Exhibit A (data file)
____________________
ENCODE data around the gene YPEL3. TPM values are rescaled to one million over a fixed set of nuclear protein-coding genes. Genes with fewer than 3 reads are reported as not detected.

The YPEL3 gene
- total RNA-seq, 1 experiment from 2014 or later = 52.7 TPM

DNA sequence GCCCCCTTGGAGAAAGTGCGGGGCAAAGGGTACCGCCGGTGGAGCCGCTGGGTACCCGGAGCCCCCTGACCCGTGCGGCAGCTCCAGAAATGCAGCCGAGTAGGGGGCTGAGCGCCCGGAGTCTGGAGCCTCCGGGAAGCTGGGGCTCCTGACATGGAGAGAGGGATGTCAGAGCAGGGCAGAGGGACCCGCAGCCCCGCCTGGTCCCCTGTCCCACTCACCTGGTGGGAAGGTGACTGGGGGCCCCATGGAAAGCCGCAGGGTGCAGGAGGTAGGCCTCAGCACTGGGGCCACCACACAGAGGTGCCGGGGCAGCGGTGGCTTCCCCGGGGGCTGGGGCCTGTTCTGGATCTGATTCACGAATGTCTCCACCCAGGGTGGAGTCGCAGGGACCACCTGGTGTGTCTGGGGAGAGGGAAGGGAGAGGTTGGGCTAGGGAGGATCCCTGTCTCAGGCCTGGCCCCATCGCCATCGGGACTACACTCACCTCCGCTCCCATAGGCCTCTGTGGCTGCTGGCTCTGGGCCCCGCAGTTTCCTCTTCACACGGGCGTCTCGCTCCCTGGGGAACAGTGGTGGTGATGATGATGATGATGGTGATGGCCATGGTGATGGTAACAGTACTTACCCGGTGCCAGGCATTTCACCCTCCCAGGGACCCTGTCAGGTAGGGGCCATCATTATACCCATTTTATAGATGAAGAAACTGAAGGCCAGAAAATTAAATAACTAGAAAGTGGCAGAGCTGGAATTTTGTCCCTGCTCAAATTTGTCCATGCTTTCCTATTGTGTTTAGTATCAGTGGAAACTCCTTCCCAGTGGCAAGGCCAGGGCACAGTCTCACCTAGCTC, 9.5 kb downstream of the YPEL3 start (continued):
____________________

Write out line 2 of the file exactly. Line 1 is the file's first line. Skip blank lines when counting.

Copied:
The YPEL3 gene